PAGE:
PRIVATE EQUITY DEALS
[ts_bullet_primary] KKR will acquire a 60% stake in Ramky Enviro Engineers Limited, a provider of environmental services and solutions in India and overseas, for approximately $ 530 million via a combination of primary and secondary investments valuing the company at an enterprise value of $ 925 million.
[ts_bullet_primary] ISA Fire and Security, a portfolio company of Align Capital Partners, merged with ABCO Fire Protection, a Lubbock, Texas-based provider of fire safety and security system inspection. Financial terms weren’t disclosed.
[ts_bullet_primary] ACON Investments LLC agreed to buy Goody Products Inc, an Atlanta-based maker of hair styling tools. Financial terms weren’t disclosed. Newell Brands was the seller.
[ts_bullet_primary] Gores Holdings III, a Beverly Hills, Calif.-based blank check company, filed for a $ 375 million IPO of 37.5 million units priced at $ 10 apiece. Gores Group backs the company. Deutsche Bank is underwriter in the deal. It plans to list on the Nasdaq as “GRSHU.” Read more.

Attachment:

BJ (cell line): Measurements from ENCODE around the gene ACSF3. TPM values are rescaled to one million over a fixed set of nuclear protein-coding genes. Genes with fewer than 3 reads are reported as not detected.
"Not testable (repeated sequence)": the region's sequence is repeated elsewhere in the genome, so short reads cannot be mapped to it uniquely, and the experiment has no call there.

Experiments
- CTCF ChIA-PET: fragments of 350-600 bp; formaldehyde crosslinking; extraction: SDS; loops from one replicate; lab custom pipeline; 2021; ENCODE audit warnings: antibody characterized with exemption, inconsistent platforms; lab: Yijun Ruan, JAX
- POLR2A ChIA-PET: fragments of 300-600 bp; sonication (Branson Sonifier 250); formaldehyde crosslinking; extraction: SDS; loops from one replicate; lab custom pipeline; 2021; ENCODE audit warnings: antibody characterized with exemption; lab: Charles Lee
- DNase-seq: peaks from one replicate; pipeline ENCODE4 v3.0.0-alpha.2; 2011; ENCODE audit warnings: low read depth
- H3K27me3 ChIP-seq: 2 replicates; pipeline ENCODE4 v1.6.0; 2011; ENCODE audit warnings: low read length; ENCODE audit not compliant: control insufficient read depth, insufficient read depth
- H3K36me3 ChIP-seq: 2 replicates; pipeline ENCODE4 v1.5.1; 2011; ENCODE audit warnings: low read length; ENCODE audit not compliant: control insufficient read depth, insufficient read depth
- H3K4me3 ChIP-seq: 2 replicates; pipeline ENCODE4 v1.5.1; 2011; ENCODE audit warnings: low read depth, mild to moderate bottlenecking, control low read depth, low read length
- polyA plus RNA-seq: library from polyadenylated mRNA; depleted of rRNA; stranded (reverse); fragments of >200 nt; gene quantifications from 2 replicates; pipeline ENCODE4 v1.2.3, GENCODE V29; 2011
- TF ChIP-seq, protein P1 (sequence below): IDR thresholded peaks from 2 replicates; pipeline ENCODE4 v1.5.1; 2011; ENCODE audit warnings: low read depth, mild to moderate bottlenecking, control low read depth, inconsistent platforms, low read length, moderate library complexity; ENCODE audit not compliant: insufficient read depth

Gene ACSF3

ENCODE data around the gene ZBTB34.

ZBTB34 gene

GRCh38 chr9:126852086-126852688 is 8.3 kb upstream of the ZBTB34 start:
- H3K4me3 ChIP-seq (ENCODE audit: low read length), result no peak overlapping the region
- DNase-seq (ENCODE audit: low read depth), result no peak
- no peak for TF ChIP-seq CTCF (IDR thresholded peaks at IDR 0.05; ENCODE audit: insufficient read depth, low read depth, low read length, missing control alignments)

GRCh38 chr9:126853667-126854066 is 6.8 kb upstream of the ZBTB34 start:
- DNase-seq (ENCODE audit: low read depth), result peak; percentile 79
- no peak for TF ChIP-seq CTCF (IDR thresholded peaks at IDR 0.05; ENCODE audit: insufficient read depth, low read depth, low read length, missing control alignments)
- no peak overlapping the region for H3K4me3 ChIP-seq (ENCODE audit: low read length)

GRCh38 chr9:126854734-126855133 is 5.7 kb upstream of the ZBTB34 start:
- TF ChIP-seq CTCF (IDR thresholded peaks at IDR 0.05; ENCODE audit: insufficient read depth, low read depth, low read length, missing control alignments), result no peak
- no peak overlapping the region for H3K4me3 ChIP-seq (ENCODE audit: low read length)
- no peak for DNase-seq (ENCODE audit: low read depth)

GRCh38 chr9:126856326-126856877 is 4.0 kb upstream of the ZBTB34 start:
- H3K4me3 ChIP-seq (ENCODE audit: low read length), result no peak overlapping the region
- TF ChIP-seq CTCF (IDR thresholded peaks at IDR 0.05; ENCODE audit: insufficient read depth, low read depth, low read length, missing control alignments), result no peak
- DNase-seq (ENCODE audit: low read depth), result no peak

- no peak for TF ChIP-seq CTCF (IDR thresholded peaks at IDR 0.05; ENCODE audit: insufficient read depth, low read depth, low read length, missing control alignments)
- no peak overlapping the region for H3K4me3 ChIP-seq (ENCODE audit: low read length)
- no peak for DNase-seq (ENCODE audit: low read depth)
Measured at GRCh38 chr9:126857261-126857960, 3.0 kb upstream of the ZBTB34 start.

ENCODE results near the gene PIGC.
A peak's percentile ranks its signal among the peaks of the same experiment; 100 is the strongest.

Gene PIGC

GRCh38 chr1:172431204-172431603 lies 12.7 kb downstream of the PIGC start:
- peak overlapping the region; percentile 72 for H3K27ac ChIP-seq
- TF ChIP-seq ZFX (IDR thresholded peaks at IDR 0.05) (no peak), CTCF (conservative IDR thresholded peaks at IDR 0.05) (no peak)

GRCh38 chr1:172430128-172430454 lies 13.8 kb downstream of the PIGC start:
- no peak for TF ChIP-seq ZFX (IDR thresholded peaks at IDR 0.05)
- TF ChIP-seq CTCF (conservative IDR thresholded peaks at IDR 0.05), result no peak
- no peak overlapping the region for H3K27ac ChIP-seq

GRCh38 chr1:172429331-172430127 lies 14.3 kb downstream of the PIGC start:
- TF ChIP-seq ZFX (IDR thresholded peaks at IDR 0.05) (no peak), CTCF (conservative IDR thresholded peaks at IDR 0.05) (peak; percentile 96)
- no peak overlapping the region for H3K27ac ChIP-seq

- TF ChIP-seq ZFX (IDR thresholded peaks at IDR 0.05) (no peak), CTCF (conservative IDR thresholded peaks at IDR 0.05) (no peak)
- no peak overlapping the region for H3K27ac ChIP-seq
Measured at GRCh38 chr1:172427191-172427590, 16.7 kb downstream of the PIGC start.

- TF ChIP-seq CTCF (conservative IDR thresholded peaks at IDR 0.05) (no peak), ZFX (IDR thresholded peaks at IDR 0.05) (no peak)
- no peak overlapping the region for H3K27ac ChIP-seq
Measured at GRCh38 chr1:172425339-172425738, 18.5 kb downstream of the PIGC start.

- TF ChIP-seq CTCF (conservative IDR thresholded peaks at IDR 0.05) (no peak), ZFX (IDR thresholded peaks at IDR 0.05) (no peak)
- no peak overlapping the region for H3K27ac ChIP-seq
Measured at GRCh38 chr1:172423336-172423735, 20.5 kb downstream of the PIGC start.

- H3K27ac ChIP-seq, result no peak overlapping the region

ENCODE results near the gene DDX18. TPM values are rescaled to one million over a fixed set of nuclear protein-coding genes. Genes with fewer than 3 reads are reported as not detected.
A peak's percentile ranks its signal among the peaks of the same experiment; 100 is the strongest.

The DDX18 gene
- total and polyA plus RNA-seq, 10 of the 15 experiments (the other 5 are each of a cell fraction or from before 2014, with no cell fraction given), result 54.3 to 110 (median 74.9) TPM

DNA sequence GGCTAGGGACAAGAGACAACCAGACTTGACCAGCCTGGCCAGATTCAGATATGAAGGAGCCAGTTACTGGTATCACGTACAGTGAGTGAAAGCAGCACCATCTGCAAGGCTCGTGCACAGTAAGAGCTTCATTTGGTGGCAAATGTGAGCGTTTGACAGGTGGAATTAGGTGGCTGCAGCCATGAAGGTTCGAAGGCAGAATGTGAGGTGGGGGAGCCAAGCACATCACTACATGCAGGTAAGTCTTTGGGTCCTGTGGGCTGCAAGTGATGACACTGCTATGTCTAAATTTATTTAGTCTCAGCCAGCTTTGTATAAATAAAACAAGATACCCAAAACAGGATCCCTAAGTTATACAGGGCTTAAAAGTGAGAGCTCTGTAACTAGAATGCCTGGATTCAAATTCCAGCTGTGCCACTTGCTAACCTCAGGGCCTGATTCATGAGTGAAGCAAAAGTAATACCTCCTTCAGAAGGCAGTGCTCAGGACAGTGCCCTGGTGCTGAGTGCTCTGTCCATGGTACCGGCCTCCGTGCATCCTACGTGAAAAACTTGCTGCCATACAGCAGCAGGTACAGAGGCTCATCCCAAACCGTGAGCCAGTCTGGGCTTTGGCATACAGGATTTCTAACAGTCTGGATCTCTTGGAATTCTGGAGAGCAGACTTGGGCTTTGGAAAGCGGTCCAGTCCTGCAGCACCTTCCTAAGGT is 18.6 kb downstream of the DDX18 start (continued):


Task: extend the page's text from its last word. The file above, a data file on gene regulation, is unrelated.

[ts_bullet_primary] Weidai, a Hangzhou China-based car loan platform, filed for a $ 100 million IPO. The company posted revenue of $ 535.8 million in 2017 and earnings of $ 71.8 million. Morgan Stanley, Credit Suisse and Citi are underwriters. It plans to list on the NYSE as “WEI.” Read more.
[ts_bullet_primary] Astellas Pharma acquired UK-based Quethera, a U.K.-based gene therapy company. Astellas may pay up to 85 million pounds ($ 108 million) to Quethera shareholders. Quethera was backed by UK Innovation and Science Seed Fund and Cambridge Enterprise.
[ts_bullet_primary] Rock Gate Partners agreed to sell Walpar, a Birmingham, Ala.-based provider of overhead sign structures, to Valmont. Financial terms weren’t disclosed.